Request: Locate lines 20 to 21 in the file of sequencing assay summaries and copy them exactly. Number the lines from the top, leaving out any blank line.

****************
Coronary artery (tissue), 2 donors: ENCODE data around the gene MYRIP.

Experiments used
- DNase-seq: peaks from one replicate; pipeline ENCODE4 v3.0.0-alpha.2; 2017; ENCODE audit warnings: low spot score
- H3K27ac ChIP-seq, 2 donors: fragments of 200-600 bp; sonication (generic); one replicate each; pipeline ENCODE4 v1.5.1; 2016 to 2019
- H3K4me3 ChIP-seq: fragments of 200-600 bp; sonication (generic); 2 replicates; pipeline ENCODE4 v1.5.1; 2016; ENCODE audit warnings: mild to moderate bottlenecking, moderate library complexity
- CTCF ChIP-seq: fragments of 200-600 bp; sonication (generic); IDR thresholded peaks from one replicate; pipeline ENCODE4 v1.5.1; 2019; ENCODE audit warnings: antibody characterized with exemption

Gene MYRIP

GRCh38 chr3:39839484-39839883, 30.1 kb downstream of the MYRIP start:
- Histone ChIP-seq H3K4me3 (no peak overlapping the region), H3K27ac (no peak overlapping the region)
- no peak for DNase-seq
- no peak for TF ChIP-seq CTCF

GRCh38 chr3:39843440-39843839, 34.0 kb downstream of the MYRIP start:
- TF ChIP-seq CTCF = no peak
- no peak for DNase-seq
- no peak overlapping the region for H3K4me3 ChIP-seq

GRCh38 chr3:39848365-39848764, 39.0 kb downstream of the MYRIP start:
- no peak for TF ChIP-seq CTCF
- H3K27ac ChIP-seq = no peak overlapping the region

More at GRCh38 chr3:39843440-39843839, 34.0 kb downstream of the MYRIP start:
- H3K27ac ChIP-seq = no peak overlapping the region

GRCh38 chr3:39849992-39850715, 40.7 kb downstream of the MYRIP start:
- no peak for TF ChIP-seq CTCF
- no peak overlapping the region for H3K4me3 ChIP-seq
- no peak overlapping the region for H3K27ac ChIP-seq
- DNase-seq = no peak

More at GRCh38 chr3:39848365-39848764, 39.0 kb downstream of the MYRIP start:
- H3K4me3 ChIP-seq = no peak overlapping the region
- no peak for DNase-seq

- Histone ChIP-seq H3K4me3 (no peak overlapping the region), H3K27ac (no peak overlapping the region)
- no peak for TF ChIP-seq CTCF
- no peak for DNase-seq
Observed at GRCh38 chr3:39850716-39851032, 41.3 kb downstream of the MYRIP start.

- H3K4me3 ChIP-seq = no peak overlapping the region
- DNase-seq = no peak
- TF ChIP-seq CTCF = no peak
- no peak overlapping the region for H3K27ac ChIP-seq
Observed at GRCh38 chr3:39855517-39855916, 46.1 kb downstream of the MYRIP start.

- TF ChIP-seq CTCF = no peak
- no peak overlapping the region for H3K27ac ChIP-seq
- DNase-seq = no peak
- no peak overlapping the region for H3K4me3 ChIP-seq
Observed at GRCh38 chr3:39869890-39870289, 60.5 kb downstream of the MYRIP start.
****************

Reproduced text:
- H3K27ac ChIP-seq = no peak overlapping the region

GRCh38 chr3:39849992-39850715, 40.7 kb downstream of the MYRIP start: